On May 30, 2008, at 9:44 AM, Martijn Faassen wrote:
Michael Bayer wrote:
[snip discussion on BoundMetadata I don't comprehend yet but
probably should :)]
As far as ScopedSession, it's really just a thread local variable.
Like any global threadlocal, you can stick whatever you want on it
at the start of a request, and tear it down at the end.
Is it really needed to set things up at the start and the request
and tear things down on the end, or can a session be retained
between requests? I.e. is the intent to recreate a Session class
each time a request is issued?
in the 0.4 series, the Session is "sticky" in that whatever is in it
retains the state that was last loaded - 0.4 does not go back to the
database to re-fetch the state of an object unless its explicitly told
to do so. When an HTTP request ends, assuming all objects in the
session are marked as "clean", they're weakly referenced and will fall
out of scope assuming those objects were only referenced by the
request. So in that sense, you can just leave the Session alone and
it'll work just fine for the next request...but any pending changes in
the Session that weren't flushed for some reason would get carried
over, as well as anything that might be strongly referenced
elsewhere. So we always recommended in 0.4 to at least issue a
session.clear() at the end of a request to just empty it out (but you
can still reuse that session). Other options included
scopedsession.remove() which tears the whole session down, the
advantage there being that the new request could configure the next
session differently (as in, binding it to something else).
in 0.5, Session has been changed to be less reluctant to go and "re-
fetch" data (which is contrary to the particular background I came
from, but since then I've learned to see a broader scope of use
cases). In 0.5, after a commit() or rollback(), the Session still
may be holding on to objects, but their state is expired such that it
will all be re-loaded upon access, and all "pending" and "deleted"
states are reverted. So 0.5's Session, when configured in the default
way, makes it very hard to get at "stale" state, so in that sense you
can just re-use a session wihtout worrying much about what may have
been left over.
Then again it's also reasonable that you might want to have
individual ScopedSessions for each application instance within a
multi-app process, that way the burden of setting up/tearing down
is reduced or removed.
This indicates to me is possible to retain a Session object between
two requests? I.e. it's a worthwhile goal to reduce the amount of
Session configuration going on, right?
Its not a strong argument either way to reuse a session or just make a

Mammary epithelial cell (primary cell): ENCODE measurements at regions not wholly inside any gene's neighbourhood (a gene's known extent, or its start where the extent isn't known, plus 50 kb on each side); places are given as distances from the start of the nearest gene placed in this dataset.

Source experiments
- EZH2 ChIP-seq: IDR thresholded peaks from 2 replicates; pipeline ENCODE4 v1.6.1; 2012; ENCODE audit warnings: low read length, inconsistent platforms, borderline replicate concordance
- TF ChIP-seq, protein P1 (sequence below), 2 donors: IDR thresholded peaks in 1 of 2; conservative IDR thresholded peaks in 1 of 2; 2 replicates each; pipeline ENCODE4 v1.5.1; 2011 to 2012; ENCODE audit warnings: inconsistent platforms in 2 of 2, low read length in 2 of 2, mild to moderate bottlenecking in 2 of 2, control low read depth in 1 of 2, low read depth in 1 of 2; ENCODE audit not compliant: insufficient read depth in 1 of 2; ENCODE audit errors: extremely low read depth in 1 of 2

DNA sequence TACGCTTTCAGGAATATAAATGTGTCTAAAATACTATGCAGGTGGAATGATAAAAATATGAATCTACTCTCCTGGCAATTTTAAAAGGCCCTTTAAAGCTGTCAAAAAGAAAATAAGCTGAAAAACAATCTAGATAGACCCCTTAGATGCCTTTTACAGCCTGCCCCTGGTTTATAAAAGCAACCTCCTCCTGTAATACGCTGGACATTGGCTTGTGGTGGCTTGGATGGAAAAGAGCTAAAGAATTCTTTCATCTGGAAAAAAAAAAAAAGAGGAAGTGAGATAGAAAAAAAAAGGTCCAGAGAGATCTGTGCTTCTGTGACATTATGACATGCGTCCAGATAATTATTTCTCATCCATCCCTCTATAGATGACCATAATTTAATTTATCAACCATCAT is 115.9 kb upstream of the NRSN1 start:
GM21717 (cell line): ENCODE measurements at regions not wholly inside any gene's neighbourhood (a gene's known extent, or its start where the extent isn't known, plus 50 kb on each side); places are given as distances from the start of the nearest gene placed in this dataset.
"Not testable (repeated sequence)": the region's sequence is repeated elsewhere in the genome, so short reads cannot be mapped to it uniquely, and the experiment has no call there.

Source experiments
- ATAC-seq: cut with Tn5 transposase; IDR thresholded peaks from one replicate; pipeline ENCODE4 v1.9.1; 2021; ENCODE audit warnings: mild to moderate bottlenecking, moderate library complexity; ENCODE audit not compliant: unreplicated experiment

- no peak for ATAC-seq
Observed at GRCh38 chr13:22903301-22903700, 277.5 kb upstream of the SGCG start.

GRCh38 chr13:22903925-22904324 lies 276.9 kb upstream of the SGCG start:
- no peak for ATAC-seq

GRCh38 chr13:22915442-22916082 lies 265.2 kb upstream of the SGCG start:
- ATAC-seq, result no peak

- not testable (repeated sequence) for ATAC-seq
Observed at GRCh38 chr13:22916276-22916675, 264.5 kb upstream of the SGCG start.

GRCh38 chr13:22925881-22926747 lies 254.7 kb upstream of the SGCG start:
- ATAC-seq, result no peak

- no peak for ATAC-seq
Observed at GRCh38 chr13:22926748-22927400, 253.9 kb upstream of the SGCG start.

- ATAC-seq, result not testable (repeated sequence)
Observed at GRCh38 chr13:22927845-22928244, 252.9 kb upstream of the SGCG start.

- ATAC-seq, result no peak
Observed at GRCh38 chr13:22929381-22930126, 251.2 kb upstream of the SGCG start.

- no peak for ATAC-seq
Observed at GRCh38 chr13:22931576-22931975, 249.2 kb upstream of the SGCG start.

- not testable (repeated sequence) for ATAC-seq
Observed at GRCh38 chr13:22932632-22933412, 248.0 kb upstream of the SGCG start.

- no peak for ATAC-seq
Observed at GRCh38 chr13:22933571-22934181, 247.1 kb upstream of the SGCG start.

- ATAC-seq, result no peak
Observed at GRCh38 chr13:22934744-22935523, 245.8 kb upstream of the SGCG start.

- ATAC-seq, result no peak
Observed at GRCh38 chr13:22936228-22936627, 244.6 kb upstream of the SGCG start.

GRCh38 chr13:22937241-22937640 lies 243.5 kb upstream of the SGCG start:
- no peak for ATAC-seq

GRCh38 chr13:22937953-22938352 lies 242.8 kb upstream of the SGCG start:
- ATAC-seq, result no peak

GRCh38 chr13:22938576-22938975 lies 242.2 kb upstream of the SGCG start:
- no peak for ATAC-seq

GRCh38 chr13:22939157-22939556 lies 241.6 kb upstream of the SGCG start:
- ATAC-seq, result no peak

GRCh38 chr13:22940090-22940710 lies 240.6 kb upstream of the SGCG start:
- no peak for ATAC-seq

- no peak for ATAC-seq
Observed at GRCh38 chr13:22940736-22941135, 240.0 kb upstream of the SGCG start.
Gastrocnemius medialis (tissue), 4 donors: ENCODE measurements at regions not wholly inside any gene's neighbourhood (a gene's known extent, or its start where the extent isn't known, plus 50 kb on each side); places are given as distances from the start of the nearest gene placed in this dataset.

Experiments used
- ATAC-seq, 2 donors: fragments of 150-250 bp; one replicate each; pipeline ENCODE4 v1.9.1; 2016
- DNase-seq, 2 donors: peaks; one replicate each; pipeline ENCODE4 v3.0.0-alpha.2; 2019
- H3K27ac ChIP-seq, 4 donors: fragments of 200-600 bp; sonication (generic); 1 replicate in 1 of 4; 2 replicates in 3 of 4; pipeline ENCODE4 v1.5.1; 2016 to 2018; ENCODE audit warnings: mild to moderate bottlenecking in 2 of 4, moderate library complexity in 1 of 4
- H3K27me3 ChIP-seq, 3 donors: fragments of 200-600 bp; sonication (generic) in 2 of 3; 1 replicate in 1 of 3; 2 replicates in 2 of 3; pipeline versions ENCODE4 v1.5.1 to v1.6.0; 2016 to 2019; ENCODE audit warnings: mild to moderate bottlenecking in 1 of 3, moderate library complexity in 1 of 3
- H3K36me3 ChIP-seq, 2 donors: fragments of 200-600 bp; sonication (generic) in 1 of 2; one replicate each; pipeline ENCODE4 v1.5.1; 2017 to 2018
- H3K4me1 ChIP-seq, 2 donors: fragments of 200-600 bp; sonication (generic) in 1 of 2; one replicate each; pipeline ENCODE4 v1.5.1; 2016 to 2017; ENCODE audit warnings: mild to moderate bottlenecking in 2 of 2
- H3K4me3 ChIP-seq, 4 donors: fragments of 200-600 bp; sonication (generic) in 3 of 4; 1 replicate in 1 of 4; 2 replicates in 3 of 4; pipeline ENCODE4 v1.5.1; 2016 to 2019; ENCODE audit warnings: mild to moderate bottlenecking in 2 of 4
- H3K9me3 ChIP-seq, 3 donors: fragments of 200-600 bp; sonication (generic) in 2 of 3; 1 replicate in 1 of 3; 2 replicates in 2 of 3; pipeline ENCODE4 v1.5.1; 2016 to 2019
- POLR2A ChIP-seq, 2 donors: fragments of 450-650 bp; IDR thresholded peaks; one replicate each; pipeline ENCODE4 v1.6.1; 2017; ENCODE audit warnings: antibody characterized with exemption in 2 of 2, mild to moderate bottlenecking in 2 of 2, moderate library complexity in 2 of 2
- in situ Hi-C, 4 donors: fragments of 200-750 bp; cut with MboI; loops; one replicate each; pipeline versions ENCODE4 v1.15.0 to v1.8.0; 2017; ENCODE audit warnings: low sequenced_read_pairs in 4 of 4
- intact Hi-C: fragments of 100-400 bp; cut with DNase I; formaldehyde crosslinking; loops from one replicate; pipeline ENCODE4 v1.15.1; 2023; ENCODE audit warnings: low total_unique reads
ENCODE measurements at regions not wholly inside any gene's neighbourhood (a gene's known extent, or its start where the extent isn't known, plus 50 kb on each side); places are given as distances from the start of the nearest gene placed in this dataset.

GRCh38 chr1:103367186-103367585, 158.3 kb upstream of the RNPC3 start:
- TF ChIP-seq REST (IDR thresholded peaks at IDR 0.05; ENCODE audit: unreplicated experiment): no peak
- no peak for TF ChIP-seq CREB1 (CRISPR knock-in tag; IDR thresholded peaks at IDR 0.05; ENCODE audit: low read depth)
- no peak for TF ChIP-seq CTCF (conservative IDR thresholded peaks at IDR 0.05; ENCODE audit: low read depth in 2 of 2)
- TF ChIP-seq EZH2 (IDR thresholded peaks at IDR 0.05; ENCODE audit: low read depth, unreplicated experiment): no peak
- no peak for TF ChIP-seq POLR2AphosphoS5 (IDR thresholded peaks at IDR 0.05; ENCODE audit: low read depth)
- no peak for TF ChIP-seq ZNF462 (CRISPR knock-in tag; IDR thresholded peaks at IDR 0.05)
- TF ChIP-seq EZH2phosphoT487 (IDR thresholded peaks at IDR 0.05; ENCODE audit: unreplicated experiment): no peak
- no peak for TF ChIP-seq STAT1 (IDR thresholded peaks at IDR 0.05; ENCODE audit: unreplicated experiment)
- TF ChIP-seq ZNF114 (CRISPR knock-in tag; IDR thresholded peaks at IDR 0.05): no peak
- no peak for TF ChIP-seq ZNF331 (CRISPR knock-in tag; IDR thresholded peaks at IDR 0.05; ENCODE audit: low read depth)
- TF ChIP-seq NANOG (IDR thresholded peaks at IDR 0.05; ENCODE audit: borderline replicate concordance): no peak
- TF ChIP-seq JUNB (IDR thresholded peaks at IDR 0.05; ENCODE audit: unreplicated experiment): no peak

new one on each request. In 0.4, making a brand new session on each
request does have a "cleaner" feel to it since theres no chance of any
state left hanging around. Its not an expensive operation.
A single ScopedSession for a multi-app process is like a one-
dimensional approach where both current thread and current app are
identified by the current "get()" of the registry; a collection of
ScopedSessions is more like a two-dimensional approach where the
first level of registry (i.e. which ScopedSession do I choose)
distinguishes between app instance, and the second level (i.e. what
Session is bound to this thread ID) distinguishes between threads.
All of that said I think it can work either way but I think the
latter approach might have the explicitness you're looking for.
I'm trying to understand why you think so. I am looking for a way to
let developers use SQLAlchemy in a straightforward way. They should
be able to import 'Session', instantiate session in their app, and
everything works as expected. The framework takes care of making you
get the appropriately configured Session.
they can in fact do this without any issue. The question is, when
someone writes the call "s = Session()" three times within one
request, do you want each "s" to all reference the *same* set of
objects ? that was the issue scoped_session() was meant to solve.
Configuration is easy since you just configure a "Session" callable
for that application.
But you guys have this issue of "multiple applications in the same
process" at play, which each talk to a different database. So thats
where a decision has to be made how to deal with that complexity,
either configure engine on one scoped_session per request, or
configure multiple scoped_sessions, one per engine. The latter
approach seems "easier" to me since you don't actually have to do
anything on a per-request basis assuming 0.5 usage. Neither of these
make any difference to the end user who sees the exact same usage
(I'd still absolutely like to avoid passing in context explicitly
each time you need a session; it puts unnecessary burden on the
developer and promises to make multi-application interactions easier
while it actually doesn't do so)
so one scoped_session() per app instance/engine seems like the easiest
way to do this.
Zope-Dev maillist - Zope-Dev@zope.org
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